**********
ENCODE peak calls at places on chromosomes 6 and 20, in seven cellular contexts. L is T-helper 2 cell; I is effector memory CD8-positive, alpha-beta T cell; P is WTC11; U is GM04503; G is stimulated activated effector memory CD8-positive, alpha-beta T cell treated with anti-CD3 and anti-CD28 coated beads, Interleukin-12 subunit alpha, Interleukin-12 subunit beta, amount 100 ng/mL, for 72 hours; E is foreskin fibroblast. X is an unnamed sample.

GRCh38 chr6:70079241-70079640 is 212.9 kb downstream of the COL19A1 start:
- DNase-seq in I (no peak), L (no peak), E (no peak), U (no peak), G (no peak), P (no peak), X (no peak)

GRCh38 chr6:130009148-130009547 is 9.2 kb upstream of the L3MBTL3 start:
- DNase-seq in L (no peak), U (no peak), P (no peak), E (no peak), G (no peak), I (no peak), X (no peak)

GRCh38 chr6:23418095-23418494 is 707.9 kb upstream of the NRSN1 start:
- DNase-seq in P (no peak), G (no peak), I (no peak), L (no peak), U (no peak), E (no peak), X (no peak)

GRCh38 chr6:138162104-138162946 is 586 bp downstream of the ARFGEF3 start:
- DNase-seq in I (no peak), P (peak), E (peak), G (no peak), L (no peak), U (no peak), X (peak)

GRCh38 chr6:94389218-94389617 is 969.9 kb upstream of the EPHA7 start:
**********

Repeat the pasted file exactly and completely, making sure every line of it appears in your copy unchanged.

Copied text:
ENCODE peak calls at places on chromosomes 6 and 20, in seven cellular contexts. L is T-helper 2 cell; I is effector memory CD8-positive, alpha-beta T cell; P is WTC11; U is GM04503; G is stimulated activated effector memory CD8-positive, alpha-beta T cell treated with anti-CD3 and anti-CD28 coated beads, Interleukin-12 subunit alpha, Interleukin-12 subunit beta, amount 100 ng/mL, for 72 hours; E is foreskin fibroblast. X is an unnamed sample.

GRCh38 chr6:70079241-70079640 is 212.9 kb downstream of the COL19A1 start:
- DNase-seq in I (no peak), L (no peak), E (no peak), U (no peak), G (no peak), P (no peak), X (no peak)

GRCh38 chr6:130009148-130009547 is 9.2 kb upstream of the L3MBTL3 start:
- DNase-seq in L (no peak), U (no peak), P (no peak), E (no peak), G (no peak), I (no peak), X (no peak)

GRCh38 chr6:23418095-23418494 is 707.9 kb upstream of the NRSN1 start:
- DNase-seq in P (no peak), G (no peak), I (no peak), L (no peak), U (no peak), E (no peak), X (no peak)

GRCh38 chr6:138162104-138162946 is 586 bp downstream of the ARFGEF3 start:
- DNase-seq in I (no peak), P (peak), E (peak), G (no peak), L (no peak), U (no peak), X (peak)

GRCh38 chr6:94389218-94389617 is 969.9 kb upstream of the EPHA7 start: